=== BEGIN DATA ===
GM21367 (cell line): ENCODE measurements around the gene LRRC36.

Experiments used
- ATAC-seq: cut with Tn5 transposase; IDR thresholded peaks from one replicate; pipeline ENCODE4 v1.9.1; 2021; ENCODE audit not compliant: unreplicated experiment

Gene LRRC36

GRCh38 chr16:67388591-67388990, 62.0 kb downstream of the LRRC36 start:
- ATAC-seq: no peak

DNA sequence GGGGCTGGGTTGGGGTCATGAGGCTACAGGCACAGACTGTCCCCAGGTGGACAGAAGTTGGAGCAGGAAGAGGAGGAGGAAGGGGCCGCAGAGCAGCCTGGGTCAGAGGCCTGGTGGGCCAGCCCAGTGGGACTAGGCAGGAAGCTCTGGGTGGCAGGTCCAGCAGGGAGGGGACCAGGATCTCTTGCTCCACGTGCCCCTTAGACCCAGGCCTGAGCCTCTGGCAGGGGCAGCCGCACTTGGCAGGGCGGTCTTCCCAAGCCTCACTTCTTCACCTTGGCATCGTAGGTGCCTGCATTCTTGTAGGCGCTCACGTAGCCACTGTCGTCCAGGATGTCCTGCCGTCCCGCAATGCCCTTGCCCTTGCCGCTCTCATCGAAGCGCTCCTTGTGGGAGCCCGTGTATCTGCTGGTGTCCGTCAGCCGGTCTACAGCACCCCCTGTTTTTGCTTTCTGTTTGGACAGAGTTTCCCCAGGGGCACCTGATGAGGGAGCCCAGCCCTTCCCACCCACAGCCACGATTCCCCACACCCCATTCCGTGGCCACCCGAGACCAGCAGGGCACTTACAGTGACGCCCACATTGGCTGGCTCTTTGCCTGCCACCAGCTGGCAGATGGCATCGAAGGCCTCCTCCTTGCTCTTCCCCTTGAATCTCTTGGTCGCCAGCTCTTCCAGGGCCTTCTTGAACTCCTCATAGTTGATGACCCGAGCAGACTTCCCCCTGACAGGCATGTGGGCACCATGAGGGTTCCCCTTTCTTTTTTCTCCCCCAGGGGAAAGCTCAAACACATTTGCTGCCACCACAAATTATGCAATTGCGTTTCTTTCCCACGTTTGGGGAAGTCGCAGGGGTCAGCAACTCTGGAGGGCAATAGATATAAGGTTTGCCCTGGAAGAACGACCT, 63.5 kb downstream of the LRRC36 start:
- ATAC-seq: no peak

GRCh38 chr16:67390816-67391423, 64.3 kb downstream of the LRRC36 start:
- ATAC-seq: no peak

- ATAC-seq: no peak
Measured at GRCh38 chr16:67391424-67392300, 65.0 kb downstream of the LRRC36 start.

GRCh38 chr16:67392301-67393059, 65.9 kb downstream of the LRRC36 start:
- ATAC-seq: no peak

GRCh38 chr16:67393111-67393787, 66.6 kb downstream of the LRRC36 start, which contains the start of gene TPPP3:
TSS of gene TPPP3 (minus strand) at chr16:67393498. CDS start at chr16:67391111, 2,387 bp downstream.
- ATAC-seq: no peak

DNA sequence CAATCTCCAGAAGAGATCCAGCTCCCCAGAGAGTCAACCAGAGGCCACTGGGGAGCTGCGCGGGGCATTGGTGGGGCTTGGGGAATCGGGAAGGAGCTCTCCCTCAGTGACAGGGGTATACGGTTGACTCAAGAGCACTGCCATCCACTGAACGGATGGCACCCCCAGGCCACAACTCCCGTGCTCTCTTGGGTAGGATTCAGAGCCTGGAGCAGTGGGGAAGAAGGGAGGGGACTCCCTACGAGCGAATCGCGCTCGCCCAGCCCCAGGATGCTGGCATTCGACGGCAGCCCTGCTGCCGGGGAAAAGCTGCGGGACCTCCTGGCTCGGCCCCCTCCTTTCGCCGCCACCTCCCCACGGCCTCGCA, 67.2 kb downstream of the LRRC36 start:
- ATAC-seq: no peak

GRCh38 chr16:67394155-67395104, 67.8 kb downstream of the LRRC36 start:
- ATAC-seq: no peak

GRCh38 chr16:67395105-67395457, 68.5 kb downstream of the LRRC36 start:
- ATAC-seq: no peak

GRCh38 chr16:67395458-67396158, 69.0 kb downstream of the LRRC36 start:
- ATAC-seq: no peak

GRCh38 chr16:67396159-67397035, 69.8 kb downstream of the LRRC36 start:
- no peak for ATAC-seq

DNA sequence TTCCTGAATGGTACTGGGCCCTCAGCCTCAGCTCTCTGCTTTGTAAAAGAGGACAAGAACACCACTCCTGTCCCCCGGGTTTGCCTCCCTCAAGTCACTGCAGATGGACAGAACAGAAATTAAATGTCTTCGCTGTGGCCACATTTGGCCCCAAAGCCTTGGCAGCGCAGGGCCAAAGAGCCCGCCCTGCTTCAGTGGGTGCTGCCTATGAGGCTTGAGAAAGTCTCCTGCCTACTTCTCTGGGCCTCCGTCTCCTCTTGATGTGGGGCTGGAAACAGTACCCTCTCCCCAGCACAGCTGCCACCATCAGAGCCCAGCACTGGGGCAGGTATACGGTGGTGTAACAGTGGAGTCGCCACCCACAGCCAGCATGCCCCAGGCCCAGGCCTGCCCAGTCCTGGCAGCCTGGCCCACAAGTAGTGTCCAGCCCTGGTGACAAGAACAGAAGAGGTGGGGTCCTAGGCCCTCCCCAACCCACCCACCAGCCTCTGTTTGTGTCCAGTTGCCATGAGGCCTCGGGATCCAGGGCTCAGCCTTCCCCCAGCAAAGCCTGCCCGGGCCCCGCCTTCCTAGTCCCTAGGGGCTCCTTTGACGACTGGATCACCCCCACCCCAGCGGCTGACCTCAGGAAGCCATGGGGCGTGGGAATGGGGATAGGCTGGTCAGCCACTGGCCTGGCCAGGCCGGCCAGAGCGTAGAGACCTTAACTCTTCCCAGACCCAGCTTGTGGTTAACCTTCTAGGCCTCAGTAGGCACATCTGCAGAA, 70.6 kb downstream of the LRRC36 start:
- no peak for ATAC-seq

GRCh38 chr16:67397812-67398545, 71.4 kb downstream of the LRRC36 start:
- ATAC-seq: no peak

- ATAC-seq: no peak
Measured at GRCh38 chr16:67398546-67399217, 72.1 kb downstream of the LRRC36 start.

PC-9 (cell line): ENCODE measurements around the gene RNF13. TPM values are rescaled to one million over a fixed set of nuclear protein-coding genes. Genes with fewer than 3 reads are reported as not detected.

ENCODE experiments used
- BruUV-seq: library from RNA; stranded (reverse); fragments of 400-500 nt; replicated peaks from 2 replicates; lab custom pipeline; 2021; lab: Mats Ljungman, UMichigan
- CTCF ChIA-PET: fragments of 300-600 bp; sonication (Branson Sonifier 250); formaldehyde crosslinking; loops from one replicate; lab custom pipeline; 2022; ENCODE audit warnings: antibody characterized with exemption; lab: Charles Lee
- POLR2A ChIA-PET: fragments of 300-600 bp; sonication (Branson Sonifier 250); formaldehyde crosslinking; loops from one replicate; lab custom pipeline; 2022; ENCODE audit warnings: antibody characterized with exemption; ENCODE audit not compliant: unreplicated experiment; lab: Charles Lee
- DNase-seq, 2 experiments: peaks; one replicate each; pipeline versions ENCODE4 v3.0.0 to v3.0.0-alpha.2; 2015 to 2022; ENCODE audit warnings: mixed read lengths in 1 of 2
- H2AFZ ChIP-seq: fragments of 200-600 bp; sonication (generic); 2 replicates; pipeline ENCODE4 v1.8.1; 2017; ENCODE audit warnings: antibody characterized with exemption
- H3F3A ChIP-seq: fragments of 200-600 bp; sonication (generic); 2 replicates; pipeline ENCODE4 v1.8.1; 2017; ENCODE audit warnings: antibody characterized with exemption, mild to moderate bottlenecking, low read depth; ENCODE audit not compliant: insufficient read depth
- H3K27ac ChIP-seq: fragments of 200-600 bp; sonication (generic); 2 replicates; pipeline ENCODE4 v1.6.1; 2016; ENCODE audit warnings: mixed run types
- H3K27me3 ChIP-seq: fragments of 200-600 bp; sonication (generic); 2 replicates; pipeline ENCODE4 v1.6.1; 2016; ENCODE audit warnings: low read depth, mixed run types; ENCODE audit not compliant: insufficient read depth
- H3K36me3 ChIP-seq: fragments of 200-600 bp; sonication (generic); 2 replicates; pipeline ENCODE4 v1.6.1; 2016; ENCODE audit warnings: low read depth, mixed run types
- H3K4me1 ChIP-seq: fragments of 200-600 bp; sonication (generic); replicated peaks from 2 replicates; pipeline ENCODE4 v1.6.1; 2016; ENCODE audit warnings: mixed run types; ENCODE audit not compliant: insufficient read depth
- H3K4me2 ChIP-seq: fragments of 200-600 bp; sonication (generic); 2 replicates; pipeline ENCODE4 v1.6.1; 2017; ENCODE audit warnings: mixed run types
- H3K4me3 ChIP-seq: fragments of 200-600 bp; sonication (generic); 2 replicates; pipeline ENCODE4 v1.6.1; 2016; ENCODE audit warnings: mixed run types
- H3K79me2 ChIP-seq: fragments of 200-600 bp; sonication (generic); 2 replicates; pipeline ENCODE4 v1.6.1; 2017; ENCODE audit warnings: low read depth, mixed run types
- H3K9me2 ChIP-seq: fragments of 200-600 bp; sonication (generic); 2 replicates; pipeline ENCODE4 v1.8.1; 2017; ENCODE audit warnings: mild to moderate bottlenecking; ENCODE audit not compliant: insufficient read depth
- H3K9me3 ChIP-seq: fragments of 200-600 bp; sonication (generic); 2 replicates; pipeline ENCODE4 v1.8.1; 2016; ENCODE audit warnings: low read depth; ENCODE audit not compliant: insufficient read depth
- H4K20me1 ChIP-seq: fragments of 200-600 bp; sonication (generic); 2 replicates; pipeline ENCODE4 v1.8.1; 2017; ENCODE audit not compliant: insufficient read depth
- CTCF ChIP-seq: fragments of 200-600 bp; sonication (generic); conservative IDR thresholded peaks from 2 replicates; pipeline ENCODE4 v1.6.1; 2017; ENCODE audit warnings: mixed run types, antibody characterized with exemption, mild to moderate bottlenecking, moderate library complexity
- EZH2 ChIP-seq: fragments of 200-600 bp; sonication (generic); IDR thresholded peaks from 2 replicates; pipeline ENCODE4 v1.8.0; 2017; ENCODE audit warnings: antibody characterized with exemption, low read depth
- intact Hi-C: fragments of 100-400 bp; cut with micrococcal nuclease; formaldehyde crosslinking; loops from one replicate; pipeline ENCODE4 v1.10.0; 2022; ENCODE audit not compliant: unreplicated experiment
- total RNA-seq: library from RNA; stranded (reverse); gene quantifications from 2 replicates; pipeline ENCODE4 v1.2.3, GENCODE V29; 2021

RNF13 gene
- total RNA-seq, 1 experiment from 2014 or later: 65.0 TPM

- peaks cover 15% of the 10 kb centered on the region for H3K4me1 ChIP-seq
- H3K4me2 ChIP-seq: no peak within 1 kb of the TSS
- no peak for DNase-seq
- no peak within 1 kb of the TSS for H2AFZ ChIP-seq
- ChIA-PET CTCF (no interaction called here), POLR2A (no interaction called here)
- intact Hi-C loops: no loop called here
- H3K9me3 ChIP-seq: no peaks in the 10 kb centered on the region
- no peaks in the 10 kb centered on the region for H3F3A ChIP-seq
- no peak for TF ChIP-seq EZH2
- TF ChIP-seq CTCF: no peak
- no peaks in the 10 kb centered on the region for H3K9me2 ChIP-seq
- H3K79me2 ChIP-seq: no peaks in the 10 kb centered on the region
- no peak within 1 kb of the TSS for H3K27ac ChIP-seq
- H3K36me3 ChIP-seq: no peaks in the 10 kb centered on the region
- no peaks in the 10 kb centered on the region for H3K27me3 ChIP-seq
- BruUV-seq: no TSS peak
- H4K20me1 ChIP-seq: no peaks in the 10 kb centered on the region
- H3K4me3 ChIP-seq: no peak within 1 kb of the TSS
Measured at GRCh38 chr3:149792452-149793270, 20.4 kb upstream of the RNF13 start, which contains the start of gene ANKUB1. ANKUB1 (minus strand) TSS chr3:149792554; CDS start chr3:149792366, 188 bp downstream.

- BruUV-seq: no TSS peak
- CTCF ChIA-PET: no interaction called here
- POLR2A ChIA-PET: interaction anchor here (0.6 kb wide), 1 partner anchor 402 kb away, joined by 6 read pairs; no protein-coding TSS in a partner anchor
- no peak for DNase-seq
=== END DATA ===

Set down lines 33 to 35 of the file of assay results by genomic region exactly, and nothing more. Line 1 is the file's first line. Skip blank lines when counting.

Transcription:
Measured at GRCh38 chr16:67398546-67399217, 72.1 kb downstream of the LRRC36 start.

PC-9 (cell line): ENCODE measurements around the gene RNF13. TPM values are rescaled to one million over a fixed set of nuclear protein-coding genes. Genes with fewer than 3 reads are reported as not detected.

ENCODE experiments used